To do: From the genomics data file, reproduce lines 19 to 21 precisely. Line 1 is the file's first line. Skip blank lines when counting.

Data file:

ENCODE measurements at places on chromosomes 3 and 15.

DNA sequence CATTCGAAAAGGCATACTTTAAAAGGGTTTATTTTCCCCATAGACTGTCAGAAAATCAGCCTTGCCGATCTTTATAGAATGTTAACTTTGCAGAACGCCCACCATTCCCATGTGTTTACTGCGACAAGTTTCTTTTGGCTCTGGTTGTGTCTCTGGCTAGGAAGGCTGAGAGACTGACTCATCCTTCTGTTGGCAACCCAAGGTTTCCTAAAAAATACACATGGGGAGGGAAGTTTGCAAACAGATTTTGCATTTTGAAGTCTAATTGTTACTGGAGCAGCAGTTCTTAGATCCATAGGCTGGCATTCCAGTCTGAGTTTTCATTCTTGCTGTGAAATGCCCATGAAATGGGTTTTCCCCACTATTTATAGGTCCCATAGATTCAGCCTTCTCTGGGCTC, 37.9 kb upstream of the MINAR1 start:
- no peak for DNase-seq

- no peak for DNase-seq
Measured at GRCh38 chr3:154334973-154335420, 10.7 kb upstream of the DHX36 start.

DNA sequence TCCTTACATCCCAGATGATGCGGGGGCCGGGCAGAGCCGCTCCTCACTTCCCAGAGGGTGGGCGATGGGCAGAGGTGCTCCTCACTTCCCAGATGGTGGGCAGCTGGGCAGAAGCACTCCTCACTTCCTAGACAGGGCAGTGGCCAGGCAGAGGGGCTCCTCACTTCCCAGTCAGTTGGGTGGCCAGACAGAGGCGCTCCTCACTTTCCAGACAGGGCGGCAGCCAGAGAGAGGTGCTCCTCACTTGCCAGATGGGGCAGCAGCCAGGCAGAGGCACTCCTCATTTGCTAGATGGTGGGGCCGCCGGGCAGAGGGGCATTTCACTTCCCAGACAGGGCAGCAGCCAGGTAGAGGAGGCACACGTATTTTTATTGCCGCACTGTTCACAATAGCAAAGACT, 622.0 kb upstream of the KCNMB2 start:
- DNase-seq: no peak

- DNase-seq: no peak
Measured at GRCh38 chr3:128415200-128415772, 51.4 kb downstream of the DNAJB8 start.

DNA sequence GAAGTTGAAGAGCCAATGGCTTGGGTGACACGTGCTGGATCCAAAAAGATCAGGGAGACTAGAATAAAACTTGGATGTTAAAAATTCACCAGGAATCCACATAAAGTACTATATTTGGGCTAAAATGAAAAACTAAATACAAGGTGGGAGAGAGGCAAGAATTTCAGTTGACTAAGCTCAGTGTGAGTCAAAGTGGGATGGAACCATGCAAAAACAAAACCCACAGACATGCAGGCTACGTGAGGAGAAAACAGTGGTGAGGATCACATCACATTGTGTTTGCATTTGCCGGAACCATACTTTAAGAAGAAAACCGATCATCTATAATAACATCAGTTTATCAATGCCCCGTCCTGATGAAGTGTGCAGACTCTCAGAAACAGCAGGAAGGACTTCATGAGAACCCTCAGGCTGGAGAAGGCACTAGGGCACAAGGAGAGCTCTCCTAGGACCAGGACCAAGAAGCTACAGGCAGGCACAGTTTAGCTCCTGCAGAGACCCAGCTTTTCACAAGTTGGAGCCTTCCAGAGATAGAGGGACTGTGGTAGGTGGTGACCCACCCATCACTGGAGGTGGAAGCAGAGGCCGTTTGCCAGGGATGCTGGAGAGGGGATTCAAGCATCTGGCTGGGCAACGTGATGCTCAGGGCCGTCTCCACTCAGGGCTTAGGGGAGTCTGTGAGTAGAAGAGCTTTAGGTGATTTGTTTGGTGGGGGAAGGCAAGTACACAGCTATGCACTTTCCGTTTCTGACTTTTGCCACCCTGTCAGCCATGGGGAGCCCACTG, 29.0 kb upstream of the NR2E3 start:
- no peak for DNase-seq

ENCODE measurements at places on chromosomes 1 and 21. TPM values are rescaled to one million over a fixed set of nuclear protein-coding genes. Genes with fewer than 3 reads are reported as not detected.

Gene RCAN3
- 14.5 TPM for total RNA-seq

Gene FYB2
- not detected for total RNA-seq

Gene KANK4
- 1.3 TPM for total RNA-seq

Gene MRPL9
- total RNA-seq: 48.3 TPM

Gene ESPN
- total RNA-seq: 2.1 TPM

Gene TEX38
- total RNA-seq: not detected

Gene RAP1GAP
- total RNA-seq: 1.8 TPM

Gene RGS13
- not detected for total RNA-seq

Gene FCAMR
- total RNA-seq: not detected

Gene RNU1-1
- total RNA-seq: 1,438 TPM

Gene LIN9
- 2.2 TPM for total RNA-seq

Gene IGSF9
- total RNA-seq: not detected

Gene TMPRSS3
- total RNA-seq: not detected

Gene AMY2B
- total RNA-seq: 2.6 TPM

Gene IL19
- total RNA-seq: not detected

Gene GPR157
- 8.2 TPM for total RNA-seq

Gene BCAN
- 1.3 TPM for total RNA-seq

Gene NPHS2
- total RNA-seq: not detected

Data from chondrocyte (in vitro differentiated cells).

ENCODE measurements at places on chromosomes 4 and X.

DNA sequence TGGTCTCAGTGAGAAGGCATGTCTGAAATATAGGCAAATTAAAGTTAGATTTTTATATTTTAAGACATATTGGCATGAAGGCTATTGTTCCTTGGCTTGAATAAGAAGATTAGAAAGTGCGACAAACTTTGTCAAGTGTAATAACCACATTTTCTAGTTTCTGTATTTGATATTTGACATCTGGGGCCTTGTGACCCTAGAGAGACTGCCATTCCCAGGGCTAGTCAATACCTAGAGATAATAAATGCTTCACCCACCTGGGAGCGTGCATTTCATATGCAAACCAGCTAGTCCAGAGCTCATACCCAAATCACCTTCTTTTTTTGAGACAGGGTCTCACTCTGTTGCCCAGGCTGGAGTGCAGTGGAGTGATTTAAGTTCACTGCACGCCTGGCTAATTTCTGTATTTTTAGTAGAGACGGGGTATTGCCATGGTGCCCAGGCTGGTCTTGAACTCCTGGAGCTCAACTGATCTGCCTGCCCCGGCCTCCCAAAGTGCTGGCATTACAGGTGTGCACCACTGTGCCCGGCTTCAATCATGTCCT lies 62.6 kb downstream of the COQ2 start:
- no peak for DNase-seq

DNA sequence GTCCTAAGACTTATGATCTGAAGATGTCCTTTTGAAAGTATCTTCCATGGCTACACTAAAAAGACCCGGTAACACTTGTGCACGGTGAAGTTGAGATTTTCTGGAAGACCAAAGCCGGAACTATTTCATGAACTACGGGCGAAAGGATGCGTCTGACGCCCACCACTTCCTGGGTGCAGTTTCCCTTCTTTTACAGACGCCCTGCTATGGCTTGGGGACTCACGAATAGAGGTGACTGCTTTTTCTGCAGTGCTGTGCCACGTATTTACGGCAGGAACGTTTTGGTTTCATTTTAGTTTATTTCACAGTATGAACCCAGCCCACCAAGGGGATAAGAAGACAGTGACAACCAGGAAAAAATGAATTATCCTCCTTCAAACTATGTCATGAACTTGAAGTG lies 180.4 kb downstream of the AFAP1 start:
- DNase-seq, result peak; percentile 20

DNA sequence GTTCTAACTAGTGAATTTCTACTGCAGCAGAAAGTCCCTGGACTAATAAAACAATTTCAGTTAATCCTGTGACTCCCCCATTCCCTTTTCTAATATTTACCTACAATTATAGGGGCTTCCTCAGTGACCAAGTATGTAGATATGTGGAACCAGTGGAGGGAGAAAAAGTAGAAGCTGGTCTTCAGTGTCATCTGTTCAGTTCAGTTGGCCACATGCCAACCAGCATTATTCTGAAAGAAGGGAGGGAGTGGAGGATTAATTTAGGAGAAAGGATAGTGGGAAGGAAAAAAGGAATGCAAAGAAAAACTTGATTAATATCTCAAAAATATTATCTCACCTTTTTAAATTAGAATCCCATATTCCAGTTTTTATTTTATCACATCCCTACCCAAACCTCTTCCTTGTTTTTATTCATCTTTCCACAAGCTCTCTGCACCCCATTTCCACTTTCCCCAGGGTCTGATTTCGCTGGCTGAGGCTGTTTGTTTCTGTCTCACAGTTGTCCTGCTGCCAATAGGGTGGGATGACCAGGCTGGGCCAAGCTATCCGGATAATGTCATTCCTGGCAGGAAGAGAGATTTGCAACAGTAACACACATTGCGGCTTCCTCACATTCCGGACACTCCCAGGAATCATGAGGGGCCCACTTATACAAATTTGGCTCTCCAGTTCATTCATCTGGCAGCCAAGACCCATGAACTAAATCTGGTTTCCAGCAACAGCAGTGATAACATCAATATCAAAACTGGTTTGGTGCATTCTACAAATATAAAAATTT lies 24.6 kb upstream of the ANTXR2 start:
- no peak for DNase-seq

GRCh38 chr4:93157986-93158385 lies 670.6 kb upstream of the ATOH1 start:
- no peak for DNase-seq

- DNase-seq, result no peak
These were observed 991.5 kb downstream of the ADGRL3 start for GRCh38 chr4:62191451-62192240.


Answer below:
Gene MRPL9
- total RNA-seq: 48.3 TPM

Gene ESPN